Bob Dylan's 'Rolling Thunder Revue: The 1975 Live Recordings': Everything You Need to Know

Bob Dylan
Alvan Meyerowitz/Michael Ochs Archives/Getty Images

Bob Dylan performs at Kezar Stadium in San Francisco on March 23, 1975.

A wildly unorthodox tour, Bob Dylan’s 1975-1976 Rolling Thunder Revue was less a traditional tour than a rambling, ragtag caravan. The legendary run has made it to the market twice: first on the 1976 live album Hard Rain, then on 2002’s double-disc The Bootleg Series Vol. 5: Bob Dylan Live 1975.

But neither record actually features a front-to-back show, failing to capture what it was like to be there. Four-hour shows in New England auditoriums on long fall nights. The who’s-who of folk-rock royalty: Joni Mitchell, Joan Baez, Roger McGuinn, Ramblin’ Jack Elliott, scores more. The extemporaneous feel, in which the musicians often vamped in slippery timing. As always, Dylan heads want the undiluted dose.

The Rolling Thunder Revue: The 1975 Live Performances, out Friday (June 7), is more than a corrective to this; it’s a hurricane of music. At 14 discs, the box features a whopping 148 tracks, with 113 previously unreleased. Fans can be a fly on the wall as Dylan, violinist Scarlet Rivera, guitarist Mick Ronson and the rest bring their inspired clatter to stages in New England and Montréal.

With every official recording from the 1975 leg of the tour finally out to the public, the sheer scope of this box can be intimidating even for Dylan fan(atic)s. Here’s everything you should know about The Rolling Thunder Revue: The 1975 Live Recordings.

The box contains five concerts, not the entire tour

With a wealth of music at 14 discs, the average fan could jump to the conclusion that it represents the entire tour. This isn’t so. Only five concerts from the 1975 leg of the Rolling Thunder Revue were professionally recorded; all are presented in their long, leggy glory.

It’s also worth noting that there was a 1976 leg of the Revue tour, unrepresented here and touched on in less-than-glowing terms in Wesley Stace’s liner notes: “The euphoric devil-may-care spirit of the first leg was never rekindled. Personnel changes made life less cordial.”

The first two discs consist of unheard studio rehearsals

On Disc 1 and Disc 2, the musicians holed up in S.I.R. Studios in New York, woodshedding new material and old standards. Several, including the Desire outtake “Rita May,” obscurity “Patty’s Gone to Laredo” (which would make it into Dylan’s 1978 film Renaldo and Clara) and the throwaway “Hollywood Angel,” didn’t make it to the live setlist. Still, you get a sense of the breadth of material Dylan and his cohorts had to work with.

Hear the band invade a Massachusetts motel

On Disc 3, you hear the band invade the Seacrest Motel in Falmouth, Massachusetts -- where their arrangements truly grew teeth. Dylan and Baez’s haunting duet of “Tears of Rage” is a highlight, as well as a serpentine take on “One More Cup of Coffee (Valley Below)” and Dylan’s version of the Celtic ballad “Easy and Slow.”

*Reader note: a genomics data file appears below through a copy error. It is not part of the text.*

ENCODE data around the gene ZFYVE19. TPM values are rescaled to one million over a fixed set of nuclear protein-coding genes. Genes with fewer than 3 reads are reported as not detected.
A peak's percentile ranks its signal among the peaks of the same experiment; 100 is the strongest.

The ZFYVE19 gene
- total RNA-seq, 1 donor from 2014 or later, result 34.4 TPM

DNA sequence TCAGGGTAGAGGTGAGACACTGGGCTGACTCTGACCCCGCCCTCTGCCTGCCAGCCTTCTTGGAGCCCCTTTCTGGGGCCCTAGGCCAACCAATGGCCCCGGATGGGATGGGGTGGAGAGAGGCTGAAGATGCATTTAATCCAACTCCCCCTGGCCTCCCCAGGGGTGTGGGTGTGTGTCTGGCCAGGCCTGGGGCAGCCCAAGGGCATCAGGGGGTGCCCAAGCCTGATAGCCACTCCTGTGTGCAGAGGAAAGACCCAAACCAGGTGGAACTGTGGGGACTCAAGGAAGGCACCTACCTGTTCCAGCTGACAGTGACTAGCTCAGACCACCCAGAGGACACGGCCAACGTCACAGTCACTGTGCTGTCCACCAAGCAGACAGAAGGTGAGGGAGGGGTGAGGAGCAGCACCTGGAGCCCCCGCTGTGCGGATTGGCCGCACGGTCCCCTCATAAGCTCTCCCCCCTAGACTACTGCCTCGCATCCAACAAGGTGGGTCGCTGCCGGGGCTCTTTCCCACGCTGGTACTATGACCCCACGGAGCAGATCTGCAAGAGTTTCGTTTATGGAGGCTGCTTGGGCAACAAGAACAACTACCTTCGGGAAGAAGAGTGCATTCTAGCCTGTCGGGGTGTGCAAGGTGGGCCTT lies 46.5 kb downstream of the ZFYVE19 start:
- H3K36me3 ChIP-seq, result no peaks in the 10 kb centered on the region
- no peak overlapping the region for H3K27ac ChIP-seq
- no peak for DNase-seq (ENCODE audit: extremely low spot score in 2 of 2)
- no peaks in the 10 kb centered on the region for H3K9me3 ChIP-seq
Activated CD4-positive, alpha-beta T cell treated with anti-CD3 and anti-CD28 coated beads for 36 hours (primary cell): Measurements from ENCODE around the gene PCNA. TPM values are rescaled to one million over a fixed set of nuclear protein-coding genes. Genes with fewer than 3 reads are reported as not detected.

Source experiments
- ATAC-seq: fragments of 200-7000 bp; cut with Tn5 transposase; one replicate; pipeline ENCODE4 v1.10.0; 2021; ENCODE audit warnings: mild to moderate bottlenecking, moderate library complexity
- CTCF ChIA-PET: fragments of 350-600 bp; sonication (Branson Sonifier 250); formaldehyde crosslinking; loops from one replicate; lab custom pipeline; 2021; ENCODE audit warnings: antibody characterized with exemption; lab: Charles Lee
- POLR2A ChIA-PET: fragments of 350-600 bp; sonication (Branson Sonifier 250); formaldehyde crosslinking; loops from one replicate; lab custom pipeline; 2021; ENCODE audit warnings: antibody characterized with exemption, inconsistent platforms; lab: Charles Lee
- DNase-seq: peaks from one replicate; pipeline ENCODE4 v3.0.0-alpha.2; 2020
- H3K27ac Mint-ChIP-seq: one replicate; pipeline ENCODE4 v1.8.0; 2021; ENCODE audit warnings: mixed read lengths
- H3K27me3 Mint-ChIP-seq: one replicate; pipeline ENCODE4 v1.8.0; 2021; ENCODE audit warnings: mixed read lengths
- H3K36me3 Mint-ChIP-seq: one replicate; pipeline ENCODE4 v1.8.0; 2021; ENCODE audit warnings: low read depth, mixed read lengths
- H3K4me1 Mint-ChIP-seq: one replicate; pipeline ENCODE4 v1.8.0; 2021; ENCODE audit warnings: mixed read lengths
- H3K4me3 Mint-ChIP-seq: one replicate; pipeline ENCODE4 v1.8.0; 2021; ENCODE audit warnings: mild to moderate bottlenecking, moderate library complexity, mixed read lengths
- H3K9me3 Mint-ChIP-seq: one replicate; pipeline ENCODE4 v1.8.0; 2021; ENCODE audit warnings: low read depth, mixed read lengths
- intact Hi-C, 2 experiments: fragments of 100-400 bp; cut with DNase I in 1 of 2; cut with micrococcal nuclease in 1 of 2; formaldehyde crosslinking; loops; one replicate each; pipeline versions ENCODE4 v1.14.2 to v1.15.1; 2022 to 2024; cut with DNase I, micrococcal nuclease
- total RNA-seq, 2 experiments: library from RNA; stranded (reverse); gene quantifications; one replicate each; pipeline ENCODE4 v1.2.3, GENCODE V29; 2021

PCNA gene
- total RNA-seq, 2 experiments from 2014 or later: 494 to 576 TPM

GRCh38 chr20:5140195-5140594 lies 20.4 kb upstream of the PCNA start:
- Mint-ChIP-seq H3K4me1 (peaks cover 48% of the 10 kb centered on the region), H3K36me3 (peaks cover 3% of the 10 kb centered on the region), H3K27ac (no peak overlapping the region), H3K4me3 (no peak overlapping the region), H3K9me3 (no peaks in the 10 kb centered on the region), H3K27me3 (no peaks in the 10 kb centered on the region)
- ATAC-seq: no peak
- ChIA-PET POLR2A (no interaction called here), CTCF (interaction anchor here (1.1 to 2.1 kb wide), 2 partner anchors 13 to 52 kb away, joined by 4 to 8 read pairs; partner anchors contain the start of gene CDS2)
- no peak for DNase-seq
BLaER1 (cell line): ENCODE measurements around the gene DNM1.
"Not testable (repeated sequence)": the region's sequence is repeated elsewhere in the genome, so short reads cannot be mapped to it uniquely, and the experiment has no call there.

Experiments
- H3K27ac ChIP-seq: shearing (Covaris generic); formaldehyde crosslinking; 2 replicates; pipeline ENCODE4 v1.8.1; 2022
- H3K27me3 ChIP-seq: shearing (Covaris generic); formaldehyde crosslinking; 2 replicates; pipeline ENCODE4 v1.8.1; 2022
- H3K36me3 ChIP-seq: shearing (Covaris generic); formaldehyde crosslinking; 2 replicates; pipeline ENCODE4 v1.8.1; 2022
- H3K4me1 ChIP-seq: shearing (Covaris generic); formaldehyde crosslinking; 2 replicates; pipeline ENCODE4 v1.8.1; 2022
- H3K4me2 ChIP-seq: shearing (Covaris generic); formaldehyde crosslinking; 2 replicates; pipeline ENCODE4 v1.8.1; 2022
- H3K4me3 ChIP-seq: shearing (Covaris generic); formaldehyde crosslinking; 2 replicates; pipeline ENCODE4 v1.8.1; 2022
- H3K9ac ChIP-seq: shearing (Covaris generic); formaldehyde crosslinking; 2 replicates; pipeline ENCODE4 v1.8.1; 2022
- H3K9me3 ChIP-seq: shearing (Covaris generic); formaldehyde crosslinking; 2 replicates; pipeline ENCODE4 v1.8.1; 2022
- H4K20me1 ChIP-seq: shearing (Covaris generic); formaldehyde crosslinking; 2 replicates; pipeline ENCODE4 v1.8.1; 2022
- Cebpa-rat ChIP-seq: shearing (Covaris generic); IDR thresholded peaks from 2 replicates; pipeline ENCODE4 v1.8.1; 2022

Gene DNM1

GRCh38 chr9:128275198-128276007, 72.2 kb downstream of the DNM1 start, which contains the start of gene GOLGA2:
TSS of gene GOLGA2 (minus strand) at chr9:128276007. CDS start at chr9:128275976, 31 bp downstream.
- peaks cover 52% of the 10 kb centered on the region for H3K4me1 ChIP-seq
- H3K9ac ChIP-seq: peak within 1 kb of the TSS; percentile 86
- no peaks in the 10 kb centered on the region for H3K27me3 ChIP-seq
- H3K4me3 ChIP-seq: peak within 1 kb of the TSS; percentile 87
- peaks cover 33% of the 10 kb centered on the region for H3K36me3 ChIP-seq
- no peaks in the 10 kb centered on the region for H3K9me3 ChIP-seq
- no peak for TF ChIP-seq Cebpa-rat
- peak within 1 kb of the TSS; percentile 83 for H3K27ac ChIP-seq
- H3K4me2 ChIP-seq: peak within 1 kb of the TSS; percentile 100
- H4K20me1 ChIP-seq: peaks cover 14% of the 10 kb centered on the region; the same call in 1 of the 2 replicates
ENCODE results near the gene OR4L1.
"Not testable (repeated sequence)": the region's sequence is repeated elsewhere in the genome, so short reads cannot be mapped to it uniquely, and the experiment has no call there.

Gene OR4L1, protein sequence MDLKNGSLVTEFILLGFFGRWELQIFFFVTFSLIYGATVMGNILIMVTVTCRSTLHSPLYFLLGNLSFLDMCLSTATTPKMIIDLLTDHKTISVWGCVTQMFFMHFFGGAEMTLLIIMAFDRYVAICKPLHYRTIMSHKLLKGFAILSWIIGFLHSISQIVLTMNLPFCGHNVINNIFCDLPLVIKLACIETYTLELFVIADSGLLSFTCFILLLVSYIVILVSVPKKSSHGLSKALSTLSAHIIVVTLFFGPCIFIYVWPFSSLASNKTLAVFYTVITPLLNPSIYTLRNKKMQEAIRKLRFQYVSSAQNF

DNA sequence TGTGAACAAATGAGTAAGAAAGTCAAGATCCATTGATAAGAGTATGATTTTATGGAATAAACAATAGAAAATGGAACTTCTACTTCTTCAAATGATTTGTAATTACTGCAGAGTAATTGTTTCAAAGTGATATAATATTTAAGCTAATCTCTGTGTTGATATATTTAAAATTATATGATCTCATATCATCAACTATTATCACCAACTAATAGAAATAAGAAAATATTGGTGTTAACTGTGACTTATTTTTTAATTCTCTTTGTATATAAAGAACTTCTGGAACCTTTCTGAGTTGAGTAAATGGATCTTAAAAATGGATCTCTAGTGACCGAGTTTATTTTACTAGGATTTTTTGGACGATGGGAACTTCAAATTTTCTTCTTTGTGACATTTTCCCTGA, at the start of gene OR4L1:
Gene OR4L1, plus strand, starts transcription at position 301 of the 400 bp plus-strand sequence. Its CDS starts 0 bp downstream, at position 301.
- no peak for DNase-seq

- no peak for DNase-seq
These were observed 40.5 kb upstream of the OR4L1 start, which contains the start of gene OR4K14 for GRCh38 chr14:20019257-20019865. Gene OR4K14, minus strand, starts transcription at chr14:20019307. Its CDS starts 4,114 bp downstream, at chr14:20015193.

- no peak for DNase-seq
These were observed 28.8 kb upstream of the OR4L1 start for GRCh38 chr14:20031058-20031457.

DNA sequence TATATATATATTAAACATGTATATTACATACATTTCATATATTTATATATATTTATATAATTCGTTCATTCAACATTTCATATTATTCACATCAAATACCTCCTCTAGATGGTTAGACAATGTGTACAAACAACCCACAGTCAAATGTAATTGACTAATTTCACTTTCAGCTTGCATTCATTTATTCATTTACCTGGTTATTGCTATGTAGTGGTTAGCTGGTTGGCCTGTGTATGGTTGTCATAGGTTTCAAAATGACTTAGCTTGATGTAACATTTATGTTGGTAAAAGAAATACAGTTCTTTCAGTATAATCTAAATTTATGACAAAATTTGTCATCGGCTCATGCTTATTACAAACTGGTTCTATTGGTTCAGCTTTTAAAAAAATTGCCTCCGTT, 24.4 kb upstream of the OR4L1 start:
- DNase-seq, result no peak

A rehearsal demo of “Hurricane” fudges the crime-story details

On both the S.I.R. Studios and Seacrest Motel discs, the band dives into “Hurricane,” a provocative highlight of the following year’s Desire. On both versions, several details regarding star witnesses Alfred Bello and Arthur Dexter Bradley are different than on the studio version, including references to “robbing bodies” and “seeing what they could steal.”

Under pressure from Columbia’s legal team, Dylan and co-writer Jacques Levy would be forced to rewrite (and in Dylan’s case, rerecord) “Hurricane.” With that in mind, this is one revealing first draft.

The setlists hew close to Blood on the Tracks and Desire -- with a few exceptions

These shows took place in the sweet spot between 1975’s Blood on the Tracks and 1976’s Desire, so the setlists mostly drew from those albums. Still, you’ll hear surprises: the obscure “I Dreamed I Saw St. Augustine” from 1967’s John Wesley Harding, five haunting versions of Merle Travis’ “Dark as a Dungeon” and a rambunctious, all-together-now take on Woody Guthrie’s “This Land Is Your Land” with Joan Baez and Roger McGuinn trading lead vocals.

The Revue sounds even better as it rolls on

The 1975 tour has been mostly represented on record by 2002’s The Bootleg Series Vol. 5: Bob Dylan Live 1975, a best-of from the 1975 shows that largely draws on later gigs. While every one of these shows is worth hearing, it’s understandable why the producers highlighted these in particular: Dylan and co. were truly cooking.

Where the musicians sound slightly tentative earlier in the box, they play with brash confidence later on, especially on Dylan’s misty, exotic “Romance in Durango” (Disc 10) and his bellowing, wolfish “Tonight, I’ll Be Staying Here With You” (Disc 12). If you want to cut to the quick, the later discs contain the most muscular performances from the Revue.

The quiet moments are just as important

For a VIP sense of the Rolling Thunder Revue’s backstage breaks, aborted ideas and late-night hangs, cue up Disc 14, titled Rare Performances. The disc breaks chronology and simply acts as bonus material, collecting odds and ends that don’t fit anywhere else. Highlights include Dylan singing “Simple Twist of Fate” solo for a mahjong player’s convention and a ragged, heartfelt duet of “One Too Many Mornings” with Joan Baez.

These intimate moments show what the Rolling Thunder Revue, a blur of songwriters and scribes and oddballs, was really about. A rock superstar bringing his music closer to the people -- and keeping it all in the family.

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